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29. Two syllables of the same word, not separated by a consonant (especially if the first ends in a short open vowel), are often united into one. The general rules observed in contraction are:

a. Two like vowels unite into their long, εε becoming ει and οο becoming ου (that is, the simple digraphs; cp. §​​​​​ 27).

b. A short vowel disappears in a following diphthong that begins with the same vowel or with the corresponding long.

c. An ο-sound (ο, ω, ου, οι) prevails over an a- or e-sound (α, , ε, η, ει), οε and εο becoming ου.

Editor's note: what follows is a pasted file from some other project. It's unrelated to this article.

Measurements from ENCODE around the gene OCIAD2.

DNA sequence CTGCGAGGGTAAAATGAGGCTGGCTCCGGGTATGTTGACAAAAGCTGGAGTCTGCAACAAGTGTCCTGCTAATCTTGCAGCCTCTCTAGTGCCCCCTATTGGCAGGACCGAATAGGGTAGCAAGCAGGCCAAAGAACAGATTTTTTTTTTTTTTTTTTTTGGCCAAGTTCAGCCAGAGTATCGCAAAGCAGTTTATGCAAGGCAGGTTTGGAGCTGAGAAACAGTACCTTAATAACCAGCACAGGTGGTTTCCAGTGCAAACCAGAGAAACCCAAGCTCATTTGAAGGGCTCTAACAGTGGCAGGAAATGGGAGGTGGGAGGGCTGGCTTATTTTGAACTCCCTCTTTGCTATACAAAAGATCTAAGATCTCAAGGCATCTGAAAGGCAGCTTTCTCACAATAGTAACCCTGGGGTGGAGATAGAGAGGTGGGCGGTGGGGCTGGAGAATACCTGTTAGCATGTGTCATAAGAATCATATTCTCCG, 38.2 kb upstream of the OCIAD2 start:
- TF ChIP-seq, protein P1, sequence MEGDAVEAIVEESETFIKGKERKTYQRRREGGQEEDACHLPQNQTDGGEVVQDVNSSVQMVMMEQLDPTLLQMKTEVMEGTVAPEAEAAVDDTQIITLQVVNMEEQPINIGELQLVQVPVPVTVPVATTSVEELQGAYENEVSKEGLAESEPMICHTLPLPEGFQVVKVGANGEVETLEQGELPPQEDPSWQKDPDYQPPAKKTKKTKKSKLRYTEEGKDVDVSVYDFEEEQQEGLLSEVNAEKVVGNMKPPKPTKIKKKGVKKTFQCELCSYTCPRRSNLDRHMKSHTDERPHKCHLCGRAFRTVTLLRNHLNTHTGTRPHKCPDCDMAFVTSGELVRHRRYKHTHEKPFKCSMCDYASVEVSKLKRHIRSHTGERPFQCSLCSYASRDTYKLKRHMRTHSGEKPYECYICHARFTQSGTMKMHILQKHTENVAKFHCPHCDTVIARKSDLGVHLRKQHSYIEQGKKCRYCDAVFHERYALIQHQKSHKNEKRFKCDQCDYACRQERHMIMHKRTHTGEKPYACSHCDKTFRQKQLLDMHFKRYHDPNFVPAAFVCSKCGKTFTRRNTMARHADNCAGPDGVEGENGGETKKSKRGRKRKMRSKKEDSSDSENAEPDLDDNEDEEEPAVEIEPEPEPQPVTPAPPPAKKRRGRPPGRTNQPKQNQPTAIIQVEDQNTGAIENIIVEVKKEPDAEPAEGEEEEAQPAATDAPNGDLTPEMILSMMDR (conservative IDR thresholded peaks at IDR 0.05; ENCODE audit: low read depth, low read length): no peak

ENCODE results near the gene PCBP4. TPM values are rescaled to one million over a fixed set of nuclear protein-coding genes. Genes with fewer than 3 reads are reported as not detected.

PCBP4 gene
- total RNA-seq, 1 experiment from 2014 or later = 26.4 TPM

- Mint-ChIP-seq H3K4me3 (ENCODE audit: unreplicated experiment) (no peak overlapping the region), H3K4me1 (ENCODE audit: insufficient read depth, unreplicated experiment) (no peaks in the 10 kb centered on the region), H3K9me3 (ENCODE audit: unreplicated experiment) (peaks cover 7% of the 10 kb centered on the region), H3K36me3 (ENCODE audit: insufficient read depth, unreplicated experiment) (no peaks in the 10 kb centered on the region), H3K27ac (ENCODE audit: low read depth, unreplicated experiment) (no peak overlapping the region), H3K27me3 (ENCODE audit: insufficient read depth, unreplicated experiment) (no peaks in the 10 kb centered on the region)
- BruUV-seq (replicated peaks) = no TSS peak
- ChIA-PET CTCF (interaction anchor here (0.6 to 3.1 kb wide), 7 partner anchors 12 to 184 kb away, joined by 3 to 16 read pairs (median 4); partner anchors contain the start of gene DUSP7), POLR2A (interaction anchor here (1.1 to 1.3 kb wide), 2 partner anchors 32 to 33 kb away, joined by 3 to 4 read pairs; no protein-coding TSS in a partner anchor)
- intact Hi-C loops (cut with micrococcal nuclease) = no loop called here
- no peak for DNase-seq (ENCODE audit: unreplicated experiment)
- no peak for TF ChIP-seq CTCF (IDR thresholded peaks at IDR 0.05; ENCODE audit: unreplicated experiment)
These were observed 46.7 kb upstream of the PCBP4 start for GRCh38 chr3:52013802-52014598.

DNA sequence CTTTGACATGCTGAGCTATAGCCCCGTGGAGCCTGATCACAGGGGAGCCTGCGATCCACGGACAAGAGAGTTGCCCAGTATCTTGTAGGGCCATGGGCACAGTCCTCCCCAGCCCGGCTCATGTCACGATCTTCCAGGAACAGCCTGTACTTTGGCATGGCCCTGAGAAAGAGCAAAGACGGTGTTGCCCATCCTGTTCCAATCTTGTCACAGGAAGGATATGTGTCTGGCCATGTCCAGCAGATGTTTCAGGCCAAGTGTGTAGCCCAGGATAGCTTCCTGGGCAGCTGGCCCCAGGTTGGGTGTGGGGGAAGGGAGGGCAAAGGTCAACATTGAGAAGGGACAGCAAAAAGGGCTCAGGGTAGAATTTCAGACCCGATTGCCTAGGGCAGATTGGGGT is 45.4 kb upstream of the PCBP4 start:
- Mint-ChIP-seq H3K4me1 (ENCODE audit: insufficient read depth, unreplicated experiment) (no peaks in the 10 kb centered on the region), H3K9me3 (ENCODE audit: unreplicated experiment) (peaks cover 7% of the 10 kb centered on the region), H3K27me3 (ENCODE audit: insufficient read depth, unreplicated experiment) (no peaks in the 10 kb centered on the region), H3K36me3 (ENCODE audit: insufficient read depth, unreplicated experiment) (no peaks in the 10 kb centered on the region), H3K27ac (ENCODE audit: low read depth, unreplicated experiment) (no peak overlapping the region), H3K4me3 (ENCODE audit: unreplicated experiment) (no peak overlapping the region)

d. Of a- and e-sounds the one that precedes prevails.

e. An open vowel and a close vowel make a diphthong.

30.  a. The accent is unchanged by contraction, unless one of the syllables contracted was accented.

b. If the accent was on the first of these, the contract syllable has the circumflex; if on the second, the acute.

Suggested Citation

Meagan Ayer, ed. Goodell’s School Grammar of Attic Greek. Carlisle, Pennsylvania: Dickinson College Commentaries, 2018. ISBN: 978-1-947822-10-8.